advertisement
advertisement

Diabetes Complications: Gastroparesis

ffGastroparesis is a digestive problem, a diabetes complication. Causes, symptoms, treatment of diabetes-related gastroparesis.

On this page:

What is gastroparesis?

Gastroparesis, also called delayed gastric emptying, is a disorder in which the stomach takes too long to empty its contents. Normally, the stomach contracts to move food down into the small intestine for digestion. The vagus nerve controls the movement of food from the stomach through the digestive tract. Gastroparesis occurs when the vagus nerve is damaged and the muscles of the stomach and intestines do not work normally. Food then moves slowly or stops moving through the digestive tract.

Illustration of the digestive system
The digestive system

What causes gastroparesis?

The most common cause of gastroparesis is diabetes. People with diabetes have high blood glucose, also called blood sugar, which in turn causes chemical changes in nerves and damages the blood vessels that carry oxygen and nutrients to the nerves. Over time, high blood glucose can damage the vagus nerve.

Some other causes of gastroparesis are

  • surgery on the stomach or vagus nerve
  • viral infections
  • anorexia nervosa or bulimia
  • medications—anticholinergics and narcotics—that slow contractions in the intestine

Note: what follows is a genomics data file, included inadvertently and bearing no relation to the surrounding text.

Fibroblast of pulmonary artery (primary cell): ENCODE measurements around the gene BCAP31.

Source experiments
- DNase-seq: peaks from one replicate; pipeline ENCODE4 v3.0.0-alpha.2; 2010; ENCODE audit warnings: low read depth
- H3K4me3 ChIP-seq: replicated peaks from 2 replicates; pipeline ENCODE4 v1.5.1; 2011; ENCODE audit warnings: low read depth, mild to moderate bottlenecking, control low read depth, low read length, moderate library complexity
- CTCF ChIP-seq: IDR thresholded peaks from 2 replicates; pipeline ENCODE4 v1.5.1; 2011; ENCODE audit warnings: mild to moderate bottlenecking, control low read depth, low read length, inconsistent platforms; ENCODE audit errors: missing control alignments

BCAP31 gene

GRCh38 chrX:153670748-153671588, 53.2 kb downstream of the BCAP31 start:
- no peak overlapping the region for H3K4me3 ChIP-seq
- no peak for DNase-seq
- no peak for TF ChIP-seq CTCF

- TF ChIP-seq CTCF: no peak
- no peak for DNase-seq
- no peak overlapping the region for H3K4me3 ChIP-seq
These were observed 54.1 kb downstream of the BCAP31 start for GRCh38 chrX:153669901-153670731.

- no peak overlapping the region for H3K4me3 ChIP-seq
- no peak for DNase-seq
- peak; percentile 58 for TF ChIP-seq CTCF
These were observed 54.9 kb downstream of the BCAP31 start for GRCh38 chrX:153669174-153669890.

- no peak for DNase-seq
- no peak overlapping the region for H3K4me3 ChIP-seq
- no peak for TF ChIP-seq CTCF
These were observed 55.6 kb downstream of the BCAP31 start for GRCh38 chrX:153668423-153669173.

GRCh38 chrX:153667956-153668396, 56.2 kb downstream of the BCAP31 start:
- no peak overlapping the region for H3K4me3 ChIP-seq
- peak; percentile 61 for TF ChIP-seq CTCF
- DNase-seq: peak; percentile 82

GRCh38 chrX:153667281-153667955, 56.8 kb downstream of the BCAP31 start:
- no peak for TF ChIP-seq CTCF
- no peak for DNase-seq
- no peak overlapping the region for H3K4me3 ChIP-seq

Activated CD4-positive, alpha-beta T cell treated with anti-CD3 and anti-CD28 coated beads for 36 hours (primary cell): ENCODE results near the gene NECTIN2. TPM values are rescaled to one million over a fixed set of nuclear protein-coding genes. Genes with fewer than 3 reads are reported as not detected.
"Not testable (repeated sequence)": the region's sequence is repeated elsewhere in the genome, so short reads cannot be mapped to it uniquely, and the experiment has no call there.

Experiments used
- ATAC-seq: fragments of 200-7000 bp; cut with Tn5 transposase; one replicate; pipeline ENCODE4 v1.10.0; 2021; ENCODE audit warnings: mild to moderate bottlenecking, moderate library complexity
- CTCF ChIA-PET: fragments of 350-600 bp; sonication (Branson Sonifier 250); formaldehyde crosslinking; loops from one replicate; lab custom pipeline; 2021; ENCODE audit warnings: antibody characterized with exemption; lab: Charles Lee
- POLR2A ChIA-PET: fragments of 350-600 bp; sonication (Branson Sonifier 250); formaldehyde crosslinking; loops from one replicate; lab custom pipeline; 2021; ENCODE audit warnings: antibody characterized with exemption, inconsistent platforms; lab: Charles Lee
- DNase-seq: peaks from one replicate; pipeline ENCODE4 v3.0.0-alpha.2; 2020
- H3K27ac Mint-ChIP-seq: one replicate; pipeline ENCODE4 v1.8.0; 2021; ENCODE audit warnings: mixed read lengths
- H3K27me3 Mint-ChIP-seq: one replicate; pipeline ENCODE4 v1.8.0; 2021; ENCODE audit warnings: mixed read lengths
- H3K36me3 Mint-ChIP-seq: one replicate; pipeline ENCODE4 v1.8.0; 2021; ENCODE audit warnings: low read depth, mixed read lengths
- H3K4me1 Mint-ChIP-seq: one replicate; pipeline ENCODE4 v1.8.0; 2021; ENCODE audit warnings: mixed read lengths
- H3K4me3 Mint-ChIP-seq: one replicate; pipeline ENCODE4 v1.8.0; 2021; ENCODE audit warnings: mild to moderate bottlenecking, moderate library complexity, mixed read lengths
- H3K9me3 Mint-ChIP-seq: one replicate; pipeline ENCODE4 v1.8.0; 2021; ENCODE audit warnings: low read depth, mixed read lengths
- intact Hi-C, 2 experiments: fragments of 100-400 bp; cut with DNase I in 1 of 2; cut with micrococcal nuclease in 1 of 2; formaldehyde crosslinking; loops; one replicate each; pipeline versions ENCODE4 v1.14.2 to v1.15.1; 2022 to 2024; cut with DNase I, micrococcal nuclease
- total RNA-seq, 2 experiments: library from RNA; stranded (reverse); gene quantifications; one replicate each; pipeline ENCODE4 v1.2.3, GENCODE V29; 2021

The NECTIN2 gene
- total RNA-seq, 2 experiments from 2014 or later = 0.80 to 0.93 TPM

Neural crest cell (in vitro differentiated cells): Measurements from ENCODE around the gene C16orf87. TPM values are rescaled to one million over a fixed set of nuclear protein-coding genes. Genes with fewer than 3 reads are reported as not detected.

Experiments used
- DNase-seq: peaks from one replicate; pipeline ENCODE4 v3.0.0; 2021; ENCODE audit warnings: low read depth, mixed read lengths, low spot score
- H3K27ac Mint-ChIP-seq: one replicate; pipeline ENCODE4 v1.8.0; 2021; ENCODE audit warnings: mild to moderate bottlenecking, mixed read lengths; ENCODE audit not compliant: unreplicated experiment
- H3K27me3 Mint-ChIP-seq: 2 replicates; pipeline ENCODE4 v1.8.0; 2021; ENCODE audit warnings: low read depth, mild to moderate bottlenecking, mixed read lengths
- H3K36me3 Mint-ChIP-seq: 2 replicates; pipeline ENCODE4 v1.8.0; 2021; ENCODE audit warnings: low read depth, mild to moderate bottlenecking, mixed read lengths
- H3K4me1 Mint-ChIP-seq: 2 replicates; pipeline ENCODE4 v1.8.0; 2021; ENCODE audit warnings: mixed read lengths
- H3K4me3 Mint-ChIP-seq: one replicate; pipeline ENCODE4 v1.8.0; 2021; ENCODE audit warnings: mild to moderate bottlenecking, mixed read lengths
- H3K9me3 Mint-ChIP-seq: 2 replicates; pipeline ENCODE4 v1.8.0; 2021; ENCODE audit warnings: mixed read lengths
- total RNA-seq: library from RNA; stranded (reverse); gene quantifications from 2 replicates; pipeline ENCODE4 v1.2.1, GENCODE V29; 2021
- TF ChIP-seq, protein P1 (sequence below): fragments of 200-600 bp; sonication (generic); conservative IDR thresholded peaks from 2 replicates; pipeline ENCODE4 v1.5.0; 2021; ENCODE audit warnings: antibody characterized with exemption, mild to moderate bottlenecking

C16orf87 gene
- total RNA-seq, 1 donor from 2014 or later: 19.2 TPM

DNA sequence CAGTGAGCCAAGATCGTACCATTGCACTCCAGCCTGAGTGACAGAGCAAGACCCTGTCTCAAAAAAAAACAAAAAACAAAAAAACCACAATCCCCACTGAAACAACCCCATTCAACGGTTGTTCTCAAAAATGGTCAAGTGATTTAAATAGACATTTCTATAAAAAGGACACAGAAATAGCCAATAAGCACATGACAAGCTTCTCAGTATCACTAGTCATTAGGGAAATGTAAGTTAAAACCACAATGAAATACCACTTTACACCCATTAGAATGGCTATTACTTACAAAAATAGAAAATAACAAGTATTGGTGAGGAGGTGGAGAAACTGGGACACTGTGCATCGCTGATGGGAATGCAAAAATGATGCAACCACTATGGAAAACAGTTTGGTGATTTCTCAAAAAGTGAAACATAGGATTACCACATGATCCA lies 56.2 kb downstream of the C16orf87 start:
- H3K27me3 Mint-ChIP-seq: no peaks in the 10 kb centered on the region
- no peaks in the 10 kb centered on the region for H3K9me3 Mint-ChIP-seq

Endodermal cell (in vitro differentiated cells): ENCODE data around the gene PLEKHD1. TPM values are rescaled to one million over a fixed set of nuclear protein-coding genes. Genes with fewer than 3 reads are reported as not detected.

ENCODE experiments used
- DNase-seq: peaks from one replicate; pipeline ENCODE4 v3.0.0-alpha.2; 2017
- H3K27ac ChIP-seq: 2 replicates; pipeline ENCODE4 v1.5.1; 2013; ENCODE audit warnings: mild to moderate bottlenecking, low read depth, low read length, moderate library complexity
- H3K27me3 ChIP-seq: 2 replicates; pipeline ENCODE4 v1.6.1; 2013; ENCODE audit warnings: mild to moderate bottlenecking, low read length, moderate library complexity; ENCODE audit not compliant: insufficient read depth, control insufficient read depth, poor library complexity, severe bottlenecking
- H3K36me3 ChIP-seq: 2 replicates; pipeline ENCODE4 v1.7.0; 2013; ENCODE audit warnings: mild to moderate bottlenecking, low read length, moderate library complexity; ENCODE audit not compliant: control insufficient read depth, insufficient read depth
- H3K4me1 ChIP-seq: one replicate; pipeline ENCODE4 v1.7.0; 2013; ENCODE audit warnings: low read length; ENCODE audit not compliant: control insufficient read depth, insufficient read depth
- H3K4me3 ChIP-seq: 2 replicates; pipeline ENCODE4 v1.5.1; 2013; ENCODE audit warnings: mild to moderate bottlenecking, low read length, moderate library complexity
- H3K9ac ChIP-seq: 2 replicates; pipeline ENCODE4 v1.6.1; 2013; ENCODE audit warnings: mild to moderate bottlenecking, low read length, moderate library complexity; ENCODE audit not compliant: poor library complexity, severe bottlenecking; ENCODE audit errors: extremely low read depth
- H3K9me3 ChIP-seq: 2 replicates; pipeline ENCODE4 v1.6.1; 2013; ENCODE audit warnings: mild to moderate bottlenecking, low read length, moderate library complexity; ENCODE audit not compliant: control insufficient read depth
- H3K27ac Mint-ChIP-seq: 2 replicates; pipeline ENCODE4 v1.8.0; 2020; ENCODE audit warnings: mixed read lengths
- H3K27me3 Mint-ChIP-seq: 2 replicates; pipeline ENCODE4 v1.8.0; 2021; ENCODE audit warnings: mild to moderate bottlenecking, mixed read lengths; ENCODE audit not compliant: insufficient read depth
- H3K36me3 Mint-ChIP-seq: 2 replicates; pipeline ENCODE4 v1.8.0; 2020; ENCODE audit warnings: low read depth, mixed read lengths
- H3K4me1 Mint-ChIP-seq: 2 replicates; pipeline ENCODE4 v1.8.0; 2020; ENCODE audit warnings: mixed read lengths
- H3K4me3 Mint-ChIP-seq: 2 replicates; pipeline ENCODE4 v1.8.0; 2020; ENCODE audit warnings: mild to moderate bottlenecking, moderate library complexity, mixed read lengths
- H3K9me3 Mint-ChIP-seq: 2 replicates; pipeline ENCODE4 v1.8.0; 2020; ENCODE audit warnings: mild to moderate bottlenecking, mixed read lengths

• gastroesophageal reflux disease
  • smooth muscle disorders, such as amyloidosis and scleroderma
  • nervous system diseases, including abdominal migraine and Parkinson's disease
  • metabolic disorders, including hypothyroidism

Many people have what is called idiopathic gastroparesis, meaning the cause is unknown and cannot be found even after medical tests.


 

advertisement

What are the symptoms of gastroparesis?

Signs and symptoms of gastroparesis are

  • heartburn
  • pain in the upper abdomen
  • nausea
  • vomiting of undigested food—sometimes several hours after a meal
  • early feeling of fullness after only a few bites of food
  • weight loss due to poor absorption of nutrients or low calorie intake
  • abdominal bloating
  • high and low blood glucose levels
  • lack of appetite
  • gastroesophageal reflux
  • spasms in the stomach area

Last Updated: 09 March 2016
Reviewed by Harry Croft, MD

Related Articles

Support Group

Log in

Login to your account

Username *
Password *
Remember Me

Create an account

Fields marked with an asterisk (*) are required.
Name *
Username *
Password *
Verify password *
Email *
Verify email *
advertisement

Follow Us

Diabetes Videos

Mental Health Newsletter

Sign up for the HealthyPlace mental health newsletter for latest news, articles, events.

Mental Health
Newsletter Subscribe Now!

Mental Health Newsletter

Sign up for the HealthyPlace mental health newsletter for latest news, articles, events.

Log in

Login to your account

Username *
Password *
Remember Me
advertisement
X
advertisement
X
advertisement
X
Back To Top